A BETTER WAY TO INTERPRET DEUTERONOMY 6:4. After further study and prayerfully considering this verse, I have come to the opinion that the proper way to understand this verse (the way intended by the ultimate Author of the Bible) is to see that the name Yahweh refers to God the Father here, as it typically does throughout the Old Testament, not to the Trinity. This applies to Deut. 4:35, 39 (verses quoted above), and to many similar verses in the Old Testament (including Isa. 43:10, 11; 44:6, 8; 45:6, 21, 22; and 46:9). In most of the verses dealt with in my paper titled, "The Name Yahweh and God the Father and God the Son: The Name Yahweh and a Listing of Some of the Large Number of Passages from the Hebrew Old Testament Where We Can See God the Son Along with God the Father," for example, the name Yahweh typically refers the God the Father. The Old Testament was written in the years before God wanted to fully reveal the Person of His Son and the Trinity.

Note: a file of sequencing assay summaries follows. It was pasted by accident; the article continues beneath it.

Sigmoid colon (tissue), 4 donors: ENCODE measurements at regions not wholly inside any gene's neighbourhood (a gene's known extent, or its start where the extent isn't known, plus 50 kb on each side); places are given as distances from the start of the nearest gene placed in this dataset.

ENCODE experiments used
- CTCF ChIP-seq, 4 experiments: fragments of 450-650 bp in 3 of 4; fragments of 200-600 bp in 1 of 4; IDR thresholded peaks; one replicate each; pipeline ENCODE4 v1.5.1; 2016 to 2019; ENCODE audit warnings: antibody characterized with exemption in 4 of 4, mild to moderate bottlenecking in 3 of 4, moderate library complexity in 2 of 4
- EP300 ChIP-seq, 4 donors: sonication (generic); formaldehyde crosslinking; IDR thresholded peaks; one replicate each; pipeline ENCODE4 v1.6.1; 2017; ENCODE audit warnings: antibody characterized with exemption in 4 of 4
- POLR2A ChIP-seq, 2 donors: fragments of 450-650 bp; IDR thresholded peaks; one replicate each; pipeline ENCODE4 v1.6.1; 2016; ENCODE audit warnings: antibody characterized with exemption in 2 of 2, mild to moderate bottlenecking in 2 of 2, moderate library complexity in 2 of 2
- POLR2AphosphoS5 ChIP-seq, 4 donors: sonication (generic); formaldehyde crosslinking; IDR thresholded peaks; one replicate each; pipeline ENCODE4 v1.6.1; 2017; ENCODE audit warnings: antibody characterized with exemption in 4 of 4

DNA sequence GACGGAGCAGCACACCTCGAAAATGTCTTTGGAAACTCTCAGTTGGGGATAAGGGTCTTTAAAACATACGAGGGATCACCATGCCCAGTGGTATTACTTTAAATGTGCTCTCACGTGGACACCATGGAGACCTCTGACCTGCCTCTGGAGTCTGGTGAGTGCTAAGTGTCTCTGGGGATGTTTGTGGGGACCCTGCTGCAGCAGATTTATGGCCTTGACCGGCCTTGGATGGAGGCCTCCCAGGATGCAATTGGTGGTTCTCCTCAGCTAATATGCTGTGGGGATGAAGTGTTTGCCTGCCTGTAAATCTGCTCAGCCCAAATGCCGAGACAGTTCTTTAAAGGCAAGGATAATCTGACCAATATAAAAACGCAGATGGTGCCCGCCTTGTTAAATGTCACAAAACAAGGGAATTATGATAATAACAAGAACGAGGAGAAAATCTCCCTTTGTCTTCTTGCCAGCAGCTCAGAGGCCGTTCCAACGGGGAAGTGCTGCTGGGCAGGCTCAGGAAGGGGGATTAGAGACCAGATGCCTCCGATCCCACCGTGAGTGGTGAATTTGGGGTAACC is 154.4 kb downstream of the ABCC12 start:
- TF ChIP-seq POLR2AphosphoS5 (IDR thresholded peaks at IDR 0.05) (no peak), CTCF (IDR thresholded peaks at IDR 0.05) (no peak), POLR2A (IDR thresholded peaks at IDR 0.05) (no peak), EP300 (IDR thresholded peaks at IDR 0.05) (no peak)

When Jesus first came to Israel, having been born of the virgin, none of the people of Israel understood that the Messiah would be deity. (We will never understand the Trinity until we see that God the Son was to become the God-man and the promised Messiah, and that the Messiah would, therefore, be deity. The deity of the Messiah took the promised new-covenant salvation to a whole new level. To be united with the Messiah is to be united with God the Son, the One who brings us to the Father.) The apostles didn't understand His deity until after His resurrection. They didn't even believe in His resurrection until after He was resurrected, even though He had told them that He would be resurrected on the third day.